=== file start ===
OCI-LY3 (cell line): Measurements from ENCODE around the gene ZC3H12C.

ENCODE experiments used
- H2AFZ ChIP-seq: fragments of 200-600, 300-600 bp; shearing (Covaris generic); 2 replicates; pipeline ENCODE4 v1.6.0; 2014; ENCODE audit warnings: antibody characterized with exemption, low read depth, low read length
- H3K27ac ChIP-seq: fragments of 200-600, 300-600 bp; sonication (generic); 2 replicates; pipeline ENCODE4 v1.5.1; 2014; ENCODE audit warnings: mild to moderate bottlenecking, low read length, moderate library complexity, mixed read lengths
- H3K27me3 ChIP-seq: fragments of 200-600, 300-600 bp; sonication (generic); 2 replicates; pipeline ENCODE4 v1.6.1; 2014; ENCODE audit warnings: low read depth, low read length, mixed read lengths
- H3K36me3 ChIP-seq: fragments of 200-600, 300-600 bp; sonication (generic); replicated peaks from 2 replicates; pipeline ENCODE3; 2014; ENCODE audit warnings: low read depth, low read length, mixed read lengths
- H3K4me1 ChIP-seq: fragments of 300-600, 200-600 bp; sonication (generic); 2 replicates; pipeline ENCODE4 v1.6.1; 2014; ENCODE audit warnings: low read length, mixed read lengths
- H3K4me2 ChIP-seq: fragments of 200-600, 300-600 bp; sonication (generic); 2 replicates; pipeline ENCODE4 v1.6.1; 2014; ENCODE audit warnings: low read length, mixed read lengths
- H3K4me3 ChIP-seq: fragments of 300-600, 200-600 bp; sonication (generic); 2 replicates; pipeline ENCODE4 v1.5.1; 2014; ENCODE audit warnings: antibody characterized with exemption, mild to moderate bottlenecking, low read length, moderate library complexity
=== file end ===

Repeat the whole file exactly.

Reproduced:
OCI-LY3 (cell line): Measurements from ENCODE around the gene ZC3H12C.

ENCODE experiments used
- H2AFZ ChIP-seq: fragments of 200-600, 300-600 bp; shearing (Covaris generic); 2 replicates; pipeline ENCODE4 v1.6.0; 2014; ENCODE audit warnings: antibody characterized with exemption, low read depth, low read length
- H3K27ac ChIP-seq: fragments of 200-600, 300-600 bp; sonication (generic); 2 replicates; pipeline ENCODE4 v1.5.1; 2014; ENCODE audit warnings: mild to moderate bottlenecking, low read length, moderate library complexity, mixed read lengths
- H3K27me3 ChIP-seq: fragments of 200-600, 300-600 bp; sonication (generic); 2 replicates; pipeline ENCODE4 v1.6.1; 2014; ENCODE audit warnings: low read depth, low read length, mixed read lengths
- H3K36me3 ChIP-seq: fragments of 200-600, 300-600 bp; sonication (generic); replicated peaks from 2 replicates; pipeline ENCODE3; 2014; ENCODE audit warnings: low read depth, low read length, mixed read lengths
- H3K4me1 ChIP-seq: fragments of 300-600, 200-600 bp; sonication (generic); 2 replicates; pipeline ENCODE4 v1.6.1; 2014; ENCODE audit warnings: low read length, mixed read lengths
- H3K4me2 ChIP-seq: fragments of 200-600, 300-600 bp; sonication (generic); 2 replicates; pipeline ENCODE4 v1.6.1; 2014; ENCODE audit warnings: low read length, mixed read lengths
- H3K4me3 ChIP-seq: fragments of 300-600, 200-600 bp; sonication (generic); 2 replicates; pipeline ENCODE4 v1.5.1; 2014; ENCODE audit warnings: antibody characterized with exemption, mild to moderate bottlenecking, low read length, moderate library complexity